The Des Moines Register from Des Moines, Iowa on August 30, 1975 · Page 19
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August 30, 1975

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The Des Moines Register from Des Moines, Iowa · Page 19

Des Moines, Iowa
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Saturday, August 30, 1975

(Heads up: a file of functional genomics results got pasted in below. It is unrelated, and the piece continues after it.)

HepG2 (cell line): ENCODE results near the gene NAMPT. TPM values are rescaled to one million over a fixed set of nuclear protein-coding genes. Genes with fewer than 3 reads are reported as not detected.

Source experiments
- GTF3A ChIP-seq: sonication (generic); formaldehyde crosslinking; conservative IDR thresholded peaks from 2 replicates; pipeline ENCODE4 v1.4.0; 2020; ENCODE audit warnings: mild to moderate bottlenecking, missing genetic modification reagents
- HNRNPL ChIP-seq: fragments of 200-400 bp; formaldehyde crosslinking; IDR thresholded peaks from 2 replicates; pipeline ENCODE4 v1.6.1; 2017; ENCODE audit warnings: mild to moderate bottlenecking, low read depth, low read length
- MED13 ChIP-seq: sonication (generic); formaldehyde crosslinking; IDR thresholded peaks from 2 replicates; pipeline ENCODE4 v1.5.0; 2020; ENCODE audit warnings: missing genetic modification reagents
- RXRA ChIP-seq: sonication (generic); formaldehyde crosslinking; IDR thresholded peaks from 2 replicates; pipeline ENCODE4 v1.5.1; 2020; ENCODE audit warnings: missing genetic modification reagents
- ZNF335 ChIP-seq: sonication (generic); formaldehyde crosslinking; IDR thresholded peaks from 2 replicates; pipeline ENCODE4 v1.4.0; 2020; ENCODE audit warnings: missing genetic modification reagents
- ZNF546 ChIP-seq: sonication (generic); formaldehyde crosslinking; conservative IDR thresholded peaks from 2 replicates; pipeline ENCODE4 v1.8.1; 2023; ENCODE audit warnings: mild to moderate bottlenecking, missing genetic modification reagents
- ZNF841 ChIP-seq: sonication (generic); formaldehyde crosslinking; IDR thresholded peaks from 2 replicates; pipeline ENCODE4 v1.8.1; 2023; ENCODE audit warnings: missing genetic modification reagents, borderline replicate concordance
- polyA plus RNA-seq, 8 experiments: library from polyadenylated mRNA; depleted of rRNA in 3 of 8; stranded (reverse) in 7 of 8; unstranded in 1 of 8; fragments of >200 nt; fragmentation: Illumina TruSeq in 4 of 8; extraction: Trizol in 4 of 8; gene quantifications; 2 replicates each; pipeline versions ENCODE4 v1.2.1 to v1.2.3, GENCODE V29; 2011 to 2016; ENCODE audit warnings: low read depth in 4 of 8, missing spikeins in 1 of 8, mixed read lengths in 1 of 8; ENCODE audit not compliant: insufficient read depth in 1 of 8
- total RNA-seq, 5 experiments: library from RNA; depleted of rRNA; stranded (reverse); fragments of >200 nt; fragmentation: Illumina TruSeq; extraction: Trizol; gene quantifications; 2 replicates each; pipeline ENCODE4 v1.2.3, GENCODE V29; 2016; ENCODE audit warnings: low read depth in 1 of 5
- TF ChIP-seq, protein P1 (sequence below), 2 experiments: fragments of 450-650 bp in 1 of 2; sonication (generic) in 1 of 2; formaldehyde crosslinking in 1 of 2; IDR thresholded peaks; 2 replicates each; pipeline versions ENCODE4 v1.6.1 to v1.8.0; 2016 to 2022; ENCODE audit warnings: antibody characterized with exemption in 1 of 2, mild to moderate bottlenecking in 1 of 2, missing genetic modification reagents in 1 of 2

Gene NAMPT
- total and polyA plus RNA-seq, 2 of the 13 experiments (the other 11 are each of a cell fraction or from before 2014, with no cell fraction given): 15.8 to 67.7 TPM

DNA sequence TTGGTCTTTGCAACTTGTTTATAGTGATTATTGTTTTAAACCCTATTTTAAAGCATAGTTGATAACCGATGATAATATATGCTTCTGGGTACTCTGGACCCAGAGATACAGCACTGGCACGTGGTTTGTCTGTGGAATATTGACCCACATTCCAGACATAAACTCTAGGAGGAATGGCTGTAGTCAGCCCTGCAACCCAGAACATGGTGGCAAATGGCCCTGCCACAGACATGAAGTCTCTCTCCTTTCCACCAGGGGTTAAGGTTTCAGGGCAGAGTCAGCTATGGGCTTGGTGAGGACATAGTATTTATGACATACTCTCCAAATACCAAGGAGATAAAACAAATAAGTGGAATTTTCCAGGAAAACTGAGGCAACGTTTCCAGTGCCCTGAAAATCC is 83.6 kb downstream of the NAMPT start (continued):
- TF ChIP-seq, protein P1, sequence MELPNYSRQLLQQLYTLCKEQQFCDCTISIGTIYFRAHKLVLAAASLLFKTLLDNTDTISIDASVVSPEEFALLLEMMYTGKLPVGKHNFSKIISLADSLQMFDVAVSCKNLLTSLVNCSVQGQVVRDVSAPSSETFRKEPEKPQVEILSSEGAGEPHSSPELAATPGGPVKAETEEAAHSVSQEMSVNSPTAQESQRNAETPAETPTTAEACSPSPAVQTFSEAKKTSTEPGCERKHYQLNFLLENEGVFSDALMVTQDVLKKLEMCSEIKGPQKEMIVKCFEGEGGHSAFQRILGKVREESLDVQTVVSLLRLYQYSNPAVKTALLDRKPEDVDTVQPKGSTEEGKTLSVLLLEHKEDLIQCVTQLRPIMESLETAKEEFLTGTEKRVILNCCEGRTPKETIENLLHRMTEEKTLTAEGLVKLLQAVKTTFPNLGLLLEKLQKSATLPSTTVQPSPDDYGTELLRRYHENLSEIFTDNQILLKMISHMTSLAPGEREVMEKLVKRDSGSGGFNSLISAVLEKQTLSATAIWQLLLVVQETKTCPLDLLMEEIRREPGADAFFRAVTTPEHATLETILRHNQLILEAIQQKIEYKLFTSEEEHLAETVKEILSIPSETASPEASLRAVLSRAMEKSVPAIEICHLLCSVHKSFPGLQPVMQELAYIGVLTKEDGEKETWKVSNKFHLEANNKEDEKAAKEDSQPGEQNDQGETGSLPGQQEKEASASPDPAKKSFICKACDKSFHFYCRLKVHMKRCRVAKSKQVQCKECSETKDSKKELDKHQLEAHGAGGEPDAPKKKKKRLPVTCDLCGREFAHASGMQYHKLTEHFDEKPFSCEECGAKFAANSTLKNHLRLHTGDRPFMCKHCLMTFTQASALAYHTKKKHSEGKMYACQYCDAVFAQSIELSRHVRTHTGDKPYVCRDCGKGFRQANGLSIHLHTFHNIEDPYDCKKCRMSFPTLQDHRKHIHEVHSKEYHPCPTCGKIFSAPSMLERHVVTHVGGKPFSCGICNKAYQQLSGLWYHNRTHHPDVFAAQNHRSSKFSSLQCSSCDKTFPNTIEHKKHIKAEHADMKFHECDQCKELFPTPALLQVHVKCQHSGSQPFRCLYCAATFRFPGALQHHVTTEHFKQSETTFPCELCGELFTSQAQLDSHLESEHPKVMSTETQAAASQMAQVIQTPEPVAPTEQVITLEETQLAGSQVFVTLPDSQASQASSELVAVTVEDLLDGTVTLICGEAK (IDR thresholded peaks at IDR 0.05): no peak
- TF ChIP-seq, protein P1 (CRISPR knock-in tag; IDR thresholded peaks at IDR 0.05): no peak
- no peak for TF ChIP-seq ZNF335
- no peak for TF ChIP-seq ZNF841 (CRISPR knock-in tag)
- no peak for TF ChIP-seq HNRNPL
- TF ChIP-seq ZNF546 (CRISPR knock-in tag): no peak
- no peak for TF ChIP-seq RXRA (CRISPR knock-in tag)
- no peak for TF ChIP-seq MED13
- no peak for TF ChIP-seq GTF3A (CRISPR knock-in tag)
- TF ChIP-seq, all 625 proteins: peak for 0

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Machine-like Evert very seldom rattles Sat., Aug. 30, 1975 • DES MOINES REGISTER / 33 BUT THAT'S ONLY WAY TO BEAT HER, SAYS WADE FOREST HILLS, N.Y. (AP) - Virginia Wade, the queen of British tennis, is in awe of Chris Evert, the woman who rules the world, but she says she thinks there is a way to beat her. "It is astonishing that someone can win with such ease all the time," said Wade, seeded second to Evert in the U. S. Open championships. "It is very amazing that someone can be so sure of herself. Feel Pressure "I am sure there is a way to play her. She doesn't do anything, you know. She hits the ball into the corner and waits for you to take the initiative. When you do, you have to be superlative/You always think, 'What can I do to break up the game,' The pressure is on you." One key, Wade said, is to rattle Chris. But how does one go about heating up the ice cube of the tennis circuit? "If you play good shots against her, she gets extremely annoyed," said Virginia. "I don't think she thinks anybody has the right to hit a better shot than she." Wade said she can usually tell when Chris is upset. "Oh, you know, she kind of twirls around, turns her back on you." Superior Feeling Another way to ruffle her is to show more confidence than she. "She eminates a feeling of superiority. She has this very appraising look of her opponent," said Wade. "If someone had the ability to feel superior to her instead of her having you under her thumb. . . . "If one could start off well, CHRIS •VERT VIRGINIA WADE one could play a psychological game as well as a technical game. . . . "If one could start off brilliantly. . . ." Wade has not done well against her American rival. Her latest loss to Evert was a 6-2, 6-0 humiliation in Monday's final on clay in Rye, N.Y. Meanwhile, Evert has run her victory string on clay to 76 matches in 15 tournaments, her latest Thursday night at the expense of Australian Lesley Hunt. Casals Upset Wade scored an easy first- round victory in the Open Friday, beating Kate Latham, 6-1, 6-1. Her next match is against Marina Kroschina of the Soviet Union, who upset Rosemary Casals in Thursday's first round. If the seedings hold up, Wade should eventually advance into the final against Evert. And Wade says she just might be able to beat her. "There must be a half-dozen players who technically can beat Chris," she said. "I can see how one should play her, but doing it something else." S PORTS* ROUNDUP Baseball AMERICAN LIOION WORLD SERIIS Yaklrn.. dMTfcSF&fcg; Mas.. 3 Cedar Rapids, Iowa 11, Jackson, Miss. 10 MO innings) F' ifr.on, calif 10. Ch»verly, Md. 6 San Juan, Puerto Rico 5, Worthlngton, Ohio 2 Football Washington 34 Cross Country . ... HI< V SCHOOL Ames U, Valley 47 Girls Softball Clarksvllle 10, H Pocahontas 14, The Minors Watrloo „ WIvRpds 46 .. Dubuque 29 37 15 Wausau 30 40 1« Appletn FRIDAY'S . ...'SGAME: Wausau at Appleton, rain™ Dubuque at Quad-Cities, rain Only games scheduled T« S127W «.„., L " 6 W B L.6.B. —- Memphis «4 - ! «"" Syrcse Chrlstn Rochester I, Toledo « Richmond 4, Tidewater l Charleston at Syracuse, rain Memphis 12, Pawfucket 1 . L. 6.B 73 19 3 V ' ! 85 31 SOUTHERN LBAOUR EAST . __ _ WE! Orlando Vj(.L.G.B. Colmbus 67 5* < Savannh is 61 10 ST Mntgmry Knox Jcksnvlle Knoxvllle 5, Ashevllle 4 Orlando 3-1, Jacksonville 0-2 Birmingham a, Montgomery 1 Columbus 2, Savannah 0 W lighm 59 U 10 :vlle 62 49 10V* ;lle 57 74 isfe O.B. . ...AY'S GAMES San Antonio 9, Shreveport I Midland 6, El Paso 1 Alexandria 3-0, Jackson J-l (first game 11 innings) Arkansas at Lafayette, rain PACIFIC COAST LEAGUE Phoenix 11, Tucson 5 Albuquerque I, Salt Lake 7 Spokane at Tacoma, rain Sports Today Baseball GREATER DES MOINES - Evansville vs. Iowa Oaks at Sec Taylor Stadium. Golf GREATER DES MOINES - Harv Ketter Amateur at Grandvlew. STATE — State Mixed 2-Ball at Waver' v Softball STATE — National 14-Inch at Marshall- town ~ i Tennis STATE — Trl-State Open at Burlington. Skeet Shoot GREATER DES MOINES — Governor's Cup at Waukee. Track GREATER DES MOINES - Federation meet at Waterworks Park. STATE — Federation l'/j mile unior division run at Cedar Falls, Furloration 2- mile senior division run at Cedar Falls. Trapshoot STATE - At Oltumwa. Pro Football Pittsburgh vs. New York Giants at Princeton, N.J. ^wYo'rkJet».at Atlanta ew Enali waukee, Wis. Dallas at Houston Us.Angelesat Kai at St. Louts ?hLcM ° Green Bay at Mil- s Angeles at Kansas City Baltimore at New Orleans San Francisco at Oakland MONDAY'S GAMES Buffalo at Cleveland Miami al Minnesota Charlotte at Jacksonville Shreveport at Birmingham Chicago at Memphis Portfand at Sin Antonio Football transactions GRIEN BAY PACKERS Acquired free agent Darnien Nygaard as punting specialist. Cross-Country Ames 15 - Valley 47 AT AMES 1. Jon Mathlason, Ames; 2. John Aurand, Ames; 3. Scott Thiel, Ames; 4. Chuck Gratto, Ames; 5. Owen Herrnstadt, Ames; 6. Mitch Delaney. Ames; 7. Doug Lav, Valley; 8. Mike Whitehurst, Valley; fc Jim Summers, Valley; 10. Gary Marti, Ames; 11. Craig Tatro, Valley; 12. Greg • Ferry. Valley; 13. Crais Dunaaan, Valley; I 14 Pat Peters, Valley; 10:06.3. AMATEUR Continued from Page One tournament, and the four quarterfinal winners will earn bids to the 1976 Masters. Two 18-hole matches this afternoon will determine the players who will fight it out over 36 holes Sunday for the championship vacated by Jcr:y Pate, who turned pro. Kenny, an Arizona State senior, staged the biggest comeback. He won the tenth and eleventh holes with pars, birdied No. 13 and evened the match with a six-foot par putt on No. 15. He chipped within four feet on No. 16 and Haire conceded the hole after going into the rough twice. They halved the last two holes. Bean turned 2-up and led by three going to N6. 16. Byman held him off by taking the sixteenth when Bean bogeyed. But they halved No. 17 with pars to end it. Ridley's victory avenged a first-round defeat this summer to Strange in the Western Amateur, which eventually was won by Bean. Ridley took a 3-up lead Friday at the seventh hole and never let Strange get qloser than one hole. Boyajian, who rarely play outside his home area, won the first three holes on the back nine after turning 1 up and nev er was in trouble. Loeffler turned 3 up and never was in trouble against Price, who had upset British Amateur champion Vinny Giles in the second round. Friday's Results FOURTH ROU FIRST QUAR re, Memphis, T OUND Paul Halre,'Mempnis, Tenn., beat Johnny Androchak, Hollywood, Fla., 1 UP, 19 h °Ph S i'l Kenny, Northbrook, III., beat Rick Vershure, Pontlac, Mich,, 5 and 3. Andy Bean, Lakeland, Fla., beat Roane Puett, Austin, Tex., 4 and 2. Bob Byman, Raleigh, N.C., beat Wayne DeFrancesco, McLean, Va., 3 and 1. SECOND QUARTER Curtis Stranae, Virginia Beach, Va., beat Donald Bliss, EarTh City, Mo., 5 and Fred Ridley, Winter Haven, Fla., beat Ronnie Kelley, Richmond, Va., 4 and 3. Tom Jones Jr., Tulsa, Okla., beat David "_.. beat 19 holes. THIRD QUARTER Mark Boyalian, Belleville, III., beat Steve Mayo, Knoxvllle, Tenn., 3 and 1. William Mitchell, Princeton, Kv., beat Dennis Saunders, Yorba Linda, calif., 2 up. Henri DeLozler, Sliver Spring, Md., beat ., . Jacobsen, Portland, Ore., 6 and 4. Jack Veqhte, Clearwater, Fla., Barton Goodwin, Houston, l up, 19 h Jeffrey Reaume, Ypsilanti, Mich., David DuPre, Columbia, S.C., and 2. Kirk 'adgett, Colorado Springs, Colo., 3 and 2. FOURTH QUARTER William Loeffler, Englewood, Colo., beat Bruce Douglass,- Stouchton, Mass., 1 up. Stan Price, Pittsburgh, beat Dennis Spencer, Sylvanla, Ohio, 2 and 1. Scott Hoyt, Menlo Park, Calif., beat Jaes Holmes, Alken, S.C., 3 and 2. Keith Fergus, Houston, beat Robert Bilbo, Beltsville, Md., 4 and 3. FIFTH ROUND FIRST QUARTER Kenny beat Halre, 1-up. Bean beat Byman, 2-and-l. SECOND QUARTER Ridley beat Strange, 2-and-l, Veghte beat Jones, 1-up. THIRD QUARTER Boyalian beat Mitchell, 3-and-2. DeLozler beat DuPre, 3-and-2. FOURTH QUARTER Loeffler beat Price, 4-and-3. Fergus beat Hoyt, 3-and-2. Cards recall 8 from farm clubs GOVERNOR'S SHOOT OPENS Iowa's largest open skeet ihoot begins Saturday, when the New Pioneer Gun Club of Waukee hosts the annual three- day Governor's Open skeet championships. Club Vice-President Tom Griffiths said he expects more ban 100 shooters from all over the midwest to participate. Competition begins at 9 a.m. Saturday, with the .410 event. The 28 gauge shooters start firing at 1:30 p.m. Sunday's program includes the 20 gauge event at 9 a.m., and a preliminary 12 gauge OUTDOOR TIPS EMPTY PLASTIC LEMON OR LIME JUICE CONTAINERS MAKE GOOD FISHING BOBBERS... ALSO IP YOU ENLARGE THE HOLE AT THE TOP YOU CAN USE CONTAINER TO HOLD YOUR SPLIT-SHOT SINKERS, SWIVELS, ETC. ISU SEARCHES FOR KICKERS The Register's Iowa News Service AMES, IA. —.Iowa State's football team went through a light 90-minute workout Friday, stressing the kicking game. The Cyclones are trying to find replacements for graduated punter Scott Bradley and kicker Tom Goedjen. Sophomore Scott Coleman of Cedar Falls and senior Doug Lenth of Postville are fighting for the kicking position, while there are no clear-cut leaders for the punting job. A light practice is set this morning with a scrimmage at 1:30 p.m. in the new stadium. lowans lead in U.S. rodeo CHEYENNE, WYO. (AP) — Dennis Lawrence of Glenwood, la., and Ted Frederick of Sioux City took leads after the first go-round of the Little Britches National Rodeo Friday. Lawrence led the junior boys Hawks lose vet Salter, frosh Danzy The Register's Iowa News lervlce IOWA CITY, IA. - Iowa's football team lost two more players, defensive backs Bob Salter and Charles Danzy, it was disclosed Friday. Salter, a two-year letterman, has missed the past two practices with a pulled trapezius muscle on his shoulder. It i: not known how long he will be sidelined. Leaves for Home Danzy, a freshman from Massillon, Ohio, has left the Hawk- eyes and returned home to dea! with family problems. Danzy has indicated he would return once the regular season begins. Meanwhile, the second week of practice ended in a heavy rain, with the coaches looking forward to today's scrimmage. "We're still looking for players," Coach Bob Commings said. "We need a few in sive line positions and in the defensive line also." Pleased With Secondary Defensive Coach Larry Coye said his defense will try i "stop 'em from running in today's scrimmage." He was alluding to a 40-yard touchdown scamper by running back Jim Jensen in Wednesday's scrimmage. Coyer expressed satisfaction with the, defensive secondary. He said junior Roger Stech of Perry appears to be a starter, leaving Rick Penney, Bob El- Mott, Jim Caldwell and Shanty Burks — all returning lettermen — fighting for the remaining positions. Namath doubtful for Jets' game UNIONDALE, N.Y. (AP) Joe Namath was listed as a doubtful participant for the Vew York Jets' National Football League exhibition game against Atlanta tonight, Coach Charley Winner said Friday. Namath, who has missed two Kames with a pulled muscle in his right side, still has some soreness and the star quarter- bareback division with a score I back will not play unless he is of 60 and Frederick was the 1100 per cent healthy. leader in the senior boys saddle bronc category with a 67. The Jets will start Al Woodall at quarterback. Brown: NFL exhibition schedule can be cut ST. LOUIS, MO. (AP) - The j sn0 ot in the afternoon. St. Louis Cardinals recalled Tne 12 gau ge championship will start Monday at.9 a.m. eight players from their farm clubs at Tulsa and Arkansas. Pitchers Mike Barlow and S ZSSL'Z SHE!*" SW V« S « 8 Jerry Mumphrey, all from 2 rUIUling OaCKS Tulsa, will join the Cardinals in St. Louis next Tuesday. : STATE COLLEGE, PA.-iAPi First baseman Doug Howard - Pe nn state lost two running from Tulsa and pitchers Doug i backs - Neil Hutton. probably Capilla, Mark Covert and Ryan for the season, and Rusty, Kurosaki from Arkansas have Boyle, for at least three weeks; been recalled but are not sched- — Friday with^ shoulder in-j uTed to report to the Cardinals. > juries. I CINCINNATI, OHIO (AP) — Reducing the number of exhibition football games is merely a matter of dollars and cents, according to C i n c i n - nati Bengals Coach Paul Brown. "You can have all the words and talk and di.s- PAUL cussion, but it BROWN will all be dedded by economics and they're closing in fast," said Brown, in discussing a suggestion by Edward Bennett Williams, president of the Washington Redskins, to cut back on the number of pro exhibitions and add to the regular season schedule. Brown said Williams' suggestion "is no new thought. The reason for Williams saying this is they aren't doing well in exhibition games." said Brown, referring to attendance figures for the preseason. Don't Need 7 The Brngals play s^yen exhibitions this year because of their appearance in the Pro Football Hall of Fame game. "In our case, we don't need seven games," Brown said. "We could do very well with three or four or even two. WlHEPHOTO (AP) Ashe makes his pitch Arthur Ashe appears to be throwing the hall, hut Actually he's reaching for backhand return on shot by India's Vijay Amritraj during second round of U.S. Open tennis tournament Friday at Forest Hills, N.Y. The fourth-seeded Ashe won easily, 6-3, 6-1. TENNIS Continued from Page One third serving-attemprorth"e"fi- nal set. The overwhelming defeats of Roche and Richey were starting to most observers. Roche, 30, a strong-hitting left-hander, was one of the world's best players until he was stricken with arm trouble in 1971. But it wasn't Tony's arm, it was Fillol's persistence and c o u r t-covering consistency which proved Roche's undoing. "I think I took him by surprise," Fillol said. "When he started forcing me it was too late. It was 5-0. I don't think I ever let him get his rhythm.' Never in Match Richey, reknowned as one of the game's most determined competitors and always formidable on clay, also never got nto the match against Ernie Dibbs. 'I didn't miss a shot — I lave never played better in my ife," Dibbs said. "Richey is a ;ood clay court player but I seemed to have the answer for iverything he did." It was a day of one-sided re- ;ults. Bjorn Borg, the sensational 9-year-old Swede who is seed- d No. 5, breezed to a 6-0, 6-2 /ictory over Mike Estep of Dalas, Tex. Borg won 10 games before letting Estep on the Scoreboard. Oranteg, Nastase Gain Third-seeded Manuel Orantes if Spain cut down Shasi Menon I India, 6-2, 6-2, and No. 8 Vastase of Romania continued is brilliant play. He beat Allan itone of Australia, 6-2, 6-3. The veteran Laver ousted Al- /aro Fillol, 6-2, 6-4. Roscoe Tanner of Lookout Mountain, Tenn., gunned down 'nil Dent of Australia, 6-1, 6-2. Raul Ramirez of Mexico upheld is No. 11 seeding with a 6-1, 6- triumph over Frantisek Pa la f Czechoslovakia. Harold Solomon of Silver Spring, Md., reezed past Ivan Molina of umbia, 6-2, 6-2. Two more upsets in the wom- ns division brought to seven le number of seeded players Passers send 'Skins past Lions WASHINGTON, D.C. (AP) Bill Kilmer and Randy Johnson each threw two touchdown passes Friday night as Washington crushed Detroit, 34-13, in a National Football League exhibition. The veteran Redskin defense, aided by three interceptions, kept the Lions in their own territory most of the game. A small crowd of 17,304 in the 54,747-seat Robert F. Kennedy Stadium also got a good look at the running of Redskins' rookie Mike Thomas and the speed of wide receiver-kick returner i,arry Jones, a second-year man from Northeast Missouri State. Both scored touchdowns. Kilmer, connecting on five of six passes for 99 yards, threw a one-yard touchdown pass to tight end Alvin Reed and hit Jones on a 55-yarder. Johnson, who replaced Joe Theismann after an interception, threw touchdown passes of 19 and 23 yards to wide receiver Dan Abramowicz. Johnson completed five of seven for 86 yards. Thomas, a fifth-round choice from Nevada-Las Vegas, picked up 62 yards in 14 carries and scored the first Washington touchdown on a six-yard run. tCORINO Jttrajt • 7 J £-1J Wash—Thomas t run (kick failed) Wash-Reed 1 BBSS from Kilmer (Mostly Wasfi—Jones 55 pass from Kilmer Det-Jervlt 5 oass from Landry (Mann kick) Wash-Abramowlcz 1» pass from Johnson (Mosely kick) Wash—Abramowicz 23 pass from Johnson oWchWrun (pas, failed) A—17,304 Hanson, Mount Vernon strong BUT BOTH LEAGUE POWERS EXPECT CHALLENGES Manson has won or shared the Twin Lakes Conference football title the past three years and Mount Vernon has taken two straight Eastern Iowa Hawkeye crowns while finishing second and first in the state Class 2A playoffs. Will they continue the domination of their respective conferences, or will new faces forge to the front? Both should be strong' again, but there seems to be strong challenges facing their bids to repeat. First, let's look at the Eastern Iowa Hawkeye. COACH JIM BELLAMY is optimistic at Mount Vernon, saying "we have as good a chance of winning the title as anyone." He's resting his hopes on 14 lettermen, only two of them — tackle David Vislisel and guard Steve Broke! — regulars off last year's 10-0 club.. However, he feels size in the line and backfield quickness will carry the Mustangs to another good season. Solon and West Branch also are talking title and most of the coaches feel Mid-Prairie of Wellman will be a dark- horse contender. Twelve starters are among 15 lettermen at Solon, where PREP PARADE By Chuck Burdick U,S, Open tennis Men's Singles SECOND ROUND Jaime Fillol, Chile, beat Tony Roche, Australia, 6-0, 6-2. Jimmv Con Roger Taylor, . Connors, Belleville, III., beat ylor, Great Britain, 6-2, 6-0. , , -, . Harold Solomon, Sliver Spring, Md., beat Ivan Molina, Colombia, 6-2, 6-2. Eddie Dib>" Miami, beat Cl'lfl Richey, Sun Angelo, Tex., 6-1, 6-0. Andrew Pattison, Rhodesia, beat John i (Alexander. Australia, 6-1, 7-6. 'I Zeliko Franulovic, Yugoslavia, beat Antonio Munoz, Spain, 5-7, 7-5, 6-1. Karl Meiler, West Germany, beat Brian Gottfried, Fort Lauderdale, Fla., 6-4, 6-3. Dick Stockton, Dallas, beat Gene Mayer, le, N.J., 6-4, 6-4. .'ohrnann, West Germany, beat Llto Alvarez, Aroentina, 6-1, 6-1. Manuol Oranteo, Spain, beat Sashl Men- aciHa r\n tViic "Rlai-iL- < on. India, 6-2, 6-2. aSlO.6 On tniS BiaCK Bala« Taroczy, Hungary, beat Tom Ok> iker, Tne Netherldnds, 6-3, 6-4. I Bob Hewitt, South Africa, beat John n iLlovd, Great Britain, 6-0, 7-6. BOWS j Georges Govern, France, beat Nicola Spear, YugotiUvia, 3-6, 75, 6-0. Julie Heldman of Houston, | Cr % d 6L J, V ^ wi'">- " M I Al ««"> «="i<>i. I Tex., seeded eighth, lost to But you definitely have to : mko Sawama * s u of Japan, pr e-season have some (games). "You can't always tell the players by their 'numbers. 1 You have to play 'em to find out. But we could find out all we have to know in three or four games." More Money Pro football teams make more money from exhibition games than regular season games because the players aren't getting full salary, Browrrobserved. "The players union must realize you can't raise salaries forever without getting it back somewhere," Brown said. Brown estimated the average player salary in the National Football League now is about $50.000, which comes to about $3,500 per game. Two extra games would add $300,000 to a team's season payroll, if the union insisted nn the added salary per game, Brown said. fi. Frantisek beat Armls- John Andrews, 'Pasadena, Callt., beal Milan Holesek, Czechoslovakia, 7-6, 5-7, Margaret Court of Australia, 7 \ orn seeking her eighth title here, °^; lost the first set to Betty Stove ra ' R of The Netherlands hul ralliprl Tenn - "n«at phiTbent', Australia,'i'-ir'i'-i."" ui me inciiiei idlius UUI IdlilCQ Kicardo Cano, Araentina. beat Clill for 3 5-7 6-2 6-1 Irilimnh Drysdate, South Africa, 64. 36. 75. 101 d a /, 04, o i uiurripn. Syd BalL Au ., ra |, d , beal Trey Wa(tke , Kprrv Mplvillp-RpiH nf Aim St. Louis. 4-2, 6-3. ALIiy IVJeiVllie field OF AUS- Franco* Jaullret, France, beat Vitas Borg. Sweden, beat Mike Estep,, 'Shei Miami, beat Vllay Amrit- I . _. 6-3, 61. •• '" i Roscoe Tanner, Lookout Mountain, tralia fashioned the first break ^^ a ^'^'^^"^/-^' g *™' in the womens seeded list by '"XA^^^ Mm Slone . : Dlirr K-'i R fl Thn Au-.lralia. 67. 63 i uuii, o .i, n-u. me Rov , Ca ., e , Au5 | ra i ia , bea t wiiiiam' wnman npvpr pnt in tho Li°''d Australia 64. 6-1 ; woman [ILVLI got m mL Jan KoQ-e-,, C/echoslovnkia, beat Hans Kory. Austria. 6-1. 5-7, 7-5. I Ch,irl(;s Pd'.arell. Puerto Rico, beat I Virginia Warlo nf f'ru-jt RrH Frew McMillan, South Africa, 7-5, 6-2. I \lFKinjd WdUe 01 dredl Bill- Woitek Piebak. Poland, beal Jell Aus-| ain, made her belated debut as " n kicn 0 "jXn H s"o s n. c !!iedenf 1 beat stev. the No. 2 seed behind Chris XV-H^er^VaVri.^at Jairo v.i- Kvert and polished Off Kate " Cunii'mTv'iU, 6 IrgcntinaV beat Alvaro Latham of Palo Alto, Calif, 6-1, Be ' anojr ' ^"^ «•'• «•'• 6-1. In another womens match. Martina Navratilova of Czechoslovakia, seeded No. 3, survived a hard match against JoAnne Russell of Naples. Fla.. finally winning, 6-2, 3-6. 6-2. Ed Hansen had a 6-2 record last fall. Hansen returns his entire offensive line and the secondary is composed of veterans who intercepted 17 passes last year. There's inexperience at quarterback, but the remainder of the backfield looks good, led by John Donovan, the loop's No. 2 scorer last fall. Roger Hansen returns to the head job at West Branch, a position he held from 196268, and has six regulars among nine lettermen. Hansen, who has been the frosh- soph coach in recent years, can pick from talent off those clubs which have dominated the loop in recent years. Mid-Prairie was runner-up last fall, finishing 6-1 in the league and Coach John Strain has 14 lettermen, headed by tailback Kevin Kos, who led the loop in rushing and scoring as a sophomore. Clear Creek of Tiffin should be the league's most improved team. It didn't win a game last fall, but has 15 letter winners returning. MANSON AND Pocahontas shared the Twin Lakes Conference title last fall and those two, along with Twin Rivers of Bode, are considered the top contenders. Manson's John Haack has 18 lettermen and an experienced backfield, but must replace his top linebackers. The offense will again center around halfback Duane Cirks, who rushed for 1,194 yards in '74. The Eagles have lots of size up front with Marty Hart (215) and Jim Grieser (235) at defensive tackle and Ncls Rosendhal (220) at defensive end. Offensive tackle Dave Ranthum checks in at 220. If Coach Roger Lounsbery can strengthen his running ame Twin Rivers of Bode should be able to match offenses with anyone. Greg Lempke, a unanimous all- conference choice as a junior, is back at quarterback and so is his prime receiver, end Rich Kinseth. A key to Pocahontas' success should be Rod Stoulil, who was sidelined much of last year with a knee injury. However, he was one of the Indians' leading ground gainers two years ago and has been impressive in early drills. The rest of the league looks balanced with a slight edge to Albert City-Truesdale, which returns a pair of all- conference players, center Gary Allen and two-way tackle Allan Nordine, among nine lettermen. Improvement is the goal at Rockwell City, where Ron Bunkers has 14 lettermen. The offense will be centered around junior quarterback Craig Hildreth and fullback Rich Lange. Ten lettermen are on hand at Rolfe, including seven starters. At Laurens, new Coach Tim Hoffman lists seven starters , but will have a young squad, with 31 of the 42 candidates either freshmen or sophomores. G i 1 m o r e City-Bradgale didn't win a game last fall, but should improve with eight starters among 15 lettermen. Dave Cirks is back at quarterback and Ron Marchant, last year's top rusher, returns at halfback. Armstrong heads Valley Classic Gary Armstrong rolled a 647 Friday night for the top series among bowlers in the first night of the Valley Classic at Val Lanes. Other bowlers over 600 were Lonnie Wright (635), Roger Huston (612), Dick Bergman (611), Bud Wilson (611), Bill Smith (606) and Jack Forest (603). Fro Line Bowling Supply had the high team game of 1,005 and The Five rolled the high team series of 2,936. Women's Singles FIRST ROUND Virginia Wade. Great Bnlam, beal Kate Latham Palo Alto. Calif.. 6-1. 61. F'.irr. Teeauarden, Los Angeles, beat if*r, a Naijelli. Italy, 6-1. 6-3. I SECOND ROUND j Ka/'jI'O Sri //rjrndp.u. Japan, beat Julie i HelOm.m. Houston, 6-4, 6-1. I Kcitn/ Mrjy, Los Angeles, beat Donna I r jnr,;, .Vidini Beach, Fla., 6-2, 4-2. ' Martina Navratilova, Soviet Union, beat joAr.r.e Ru-.sell. Naples, Fla.. 6-2, 3-6. 6-2. <erry Melville Reid, Australia, beat Frdn'.o <e Durr, France, 6-3, 6-0. ' L'n*y Bo'.hoff, South Africa, beat Jf-anne Even, Fort Lauderdale, Fla.. 6-3, Track coach HUNTINGTON, W. VA. - Ti Roderic O'Donnell was named D,*™ "Xt. ti"WV:' bedt head track and cross-country coach at Marshall Friday. Court, Au r .tralia. beat Betty "tc/e. The ^elherlnnd'., 5-7, 62. 6-1 E .r.nne ',or,ldgnng. Australia, beat Mona SchaMa'j. io/.'d City, lo*a, 6-3. 6-1. Football Weekend? Rente New Ford 12 Passenger Club Wagon Rates are low at . . 4545 M«rl« Hay Id •278-0411